"Right-handers are so basic," Andrade said. "It's a left, right, then a body punch. Then they stand back and get hit with a right hand. You've seen it a thousand times. They throw great combos, then they step back and get hit with the right.
"I like southpaws because I can put them on different angles. They can cut more angles than righties are used to. How to throw punches, foot position -- there are just so many more things you can do with a southpaw. You just have to know how to train them to do it. The angles make a difference."
After training Biosse for eight years and devising the game plans that were the key to his success against both Joey McCreedy and Joey Spina, Valles will now be on the other side of the fence Saturday drawing up the blueprint in an attempt to dethrone his former protégé.
"I know how to beat Vla," Valles said. "I don't care if he went to California [to train] or wherever Paul took him. No one knows him better than me. I'm going to use that against him, and that's the way it's going to be. I've had Rich sparring against real good southpaws. Guys like [undefeated super middleweight] Edwin Rodriguez - real, professional guys that are good, not amateurs, and he's doing all of his rounds. I've been taking him all over, and we've been working all week long, even on Fridays, Saturdays and Sundays."
Andrade put the odds for Saturday's fight at "50-50" with a strong emphasis on intangibles.
"Who really wants it more? Both fighters will have their career on the line. That's what it's about," Andrade said. "We can only teach them so much, but how big will their hearts be?
"Vla will be different because I've had more time with him than Orlondo's had with Gingras. It's hard to fix someone in three or four weeks. It's just not enough time. Even in six months with Vla, I've only been able to correct a couple of things. How much different Gingras will be, I don't know. I'm sure Orlondo did a good job, but will he pay attention to what he was taught? I'm sure Orlondo told him to do the right thing, but there is a point where he has to trust what he is taught. Sometimes a guy gets punched and he'll go back to his old ways. It's up to the fighters. How much do they want it? Who will put it on the line 100 percent? We can yell and scream at them all we want, but they have to execute."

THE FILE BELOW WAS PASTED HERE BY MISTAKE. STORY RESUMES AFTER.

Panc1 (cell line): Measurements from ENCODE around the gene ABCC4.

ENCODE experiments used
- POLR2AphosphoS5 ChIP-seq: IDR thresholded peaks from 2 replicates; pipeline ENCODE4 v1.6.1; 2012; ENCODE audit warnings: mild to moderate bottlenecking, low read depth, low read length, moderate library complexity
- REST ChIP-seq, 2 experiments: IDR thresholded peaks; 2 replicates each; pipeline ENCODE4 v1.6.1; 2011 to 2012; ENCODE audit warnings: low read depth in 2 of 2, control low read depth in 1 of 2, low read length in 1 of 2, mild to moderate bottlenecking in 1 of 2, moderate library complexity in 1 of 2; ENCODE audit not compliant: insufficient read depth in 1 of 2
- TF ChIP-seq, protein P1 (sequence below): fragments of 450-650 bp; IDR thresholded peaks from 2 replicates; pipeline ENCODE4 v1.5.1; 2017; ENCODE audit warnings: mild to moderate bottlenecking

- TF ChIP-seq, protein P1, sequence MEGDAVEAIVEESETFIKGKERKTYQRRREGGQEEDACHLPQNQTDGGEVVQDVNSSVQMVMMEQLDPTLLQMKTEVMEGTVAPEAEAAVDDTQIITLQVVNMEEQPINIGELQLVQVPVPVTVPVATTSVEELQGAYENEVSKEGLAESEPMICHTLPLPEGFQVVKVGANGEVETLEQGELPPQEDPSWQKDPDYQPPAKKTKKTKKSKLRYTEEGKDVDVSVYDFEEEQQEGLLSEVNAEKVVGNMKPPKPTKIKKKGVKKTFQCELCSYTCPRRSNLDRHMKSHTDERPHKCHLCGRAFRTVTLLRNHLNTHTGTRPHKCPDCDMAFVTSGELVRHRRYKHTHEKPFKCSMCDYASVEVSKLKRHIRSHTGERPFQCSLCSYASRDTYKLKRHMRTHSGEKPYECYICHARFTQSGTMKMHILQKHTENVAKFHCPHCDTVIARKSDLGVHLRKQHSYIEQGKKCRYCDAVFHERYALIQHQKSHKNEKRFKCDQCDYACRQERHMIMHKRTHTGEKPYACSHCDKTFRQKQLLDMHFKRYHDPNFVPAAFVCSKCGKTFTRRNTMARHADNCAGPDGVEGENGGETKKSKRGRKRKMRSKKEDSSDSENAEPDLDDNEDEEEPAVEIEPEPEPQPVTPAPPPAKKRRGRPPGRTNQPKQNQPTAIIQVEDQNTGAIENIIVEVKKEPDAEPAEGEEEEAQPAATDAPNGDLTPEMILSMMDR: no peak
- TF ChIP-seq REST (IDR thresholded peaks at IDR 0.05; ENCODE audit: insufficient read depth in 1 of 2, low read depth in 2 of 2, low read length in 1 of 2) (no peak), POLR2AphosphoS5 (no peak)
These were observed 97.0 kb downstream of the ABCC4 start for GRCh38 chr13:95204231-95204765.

Valles has not only promised a "new" Gingras on Saturday, he's gone as far as to predict a victory in what will be the biggest fight of Gingras' career. They say it's not personal. We'll find out for sure when the bell rings Saturday night.
"I know how to train. That's all I have to say," Valles said. "Someone is getting knocked out. One thing about me is I don't lie and I know my stuff. It's going to be a war.
"If Vla can go past six rounds, I'll quit training."
In the eight-round co-feature, Pawtucket, R.I., middleweight Thomas Falowo (10-1, 7 KOs) will step up to face Jersey City, N.J., veteran Chris Chatman (10-2-1, 5 KOs. Joe Gardner (11-6-1, 1 KO) of Woonsocket, R.I., will also return to action Saturday night to face Portland, Maine middleweight Russell Lamour (4-0, 2 KOs) in a six-round super middleweight bout (168 pounds).
"Game On" also features the professional debut of highly-touted Groton, Conn., female bantamweight Marcia Agripino, who will face Brooklyn's Vanessa Greco (1-2-3) in a four-round bout. Providence super middleweight KJ Harrison-Lombardi (1-0) will make his Twin River debut against Boston's Maceo Crowder (2-1) in a four-round bout and Hartford light middleweight "Jabbin'" Joe Wilson Jr. will make his professional debut against Saul Almeida (0-2) of Framingham, Mass., in a four-round bout. All fights and fighters are subject to change.
Tickets for "Game On" are $41.00, $76.00, and $126.00 (VIP) and can be purchased by calling CES at 401.724.2253/2254, online at www.shop.cesboxing.com or www.twinriver.com, at the Players Club booth at Twin River, or through any TicketMaster location. Doors open 6 p.m. with the first bout scheduled for 7.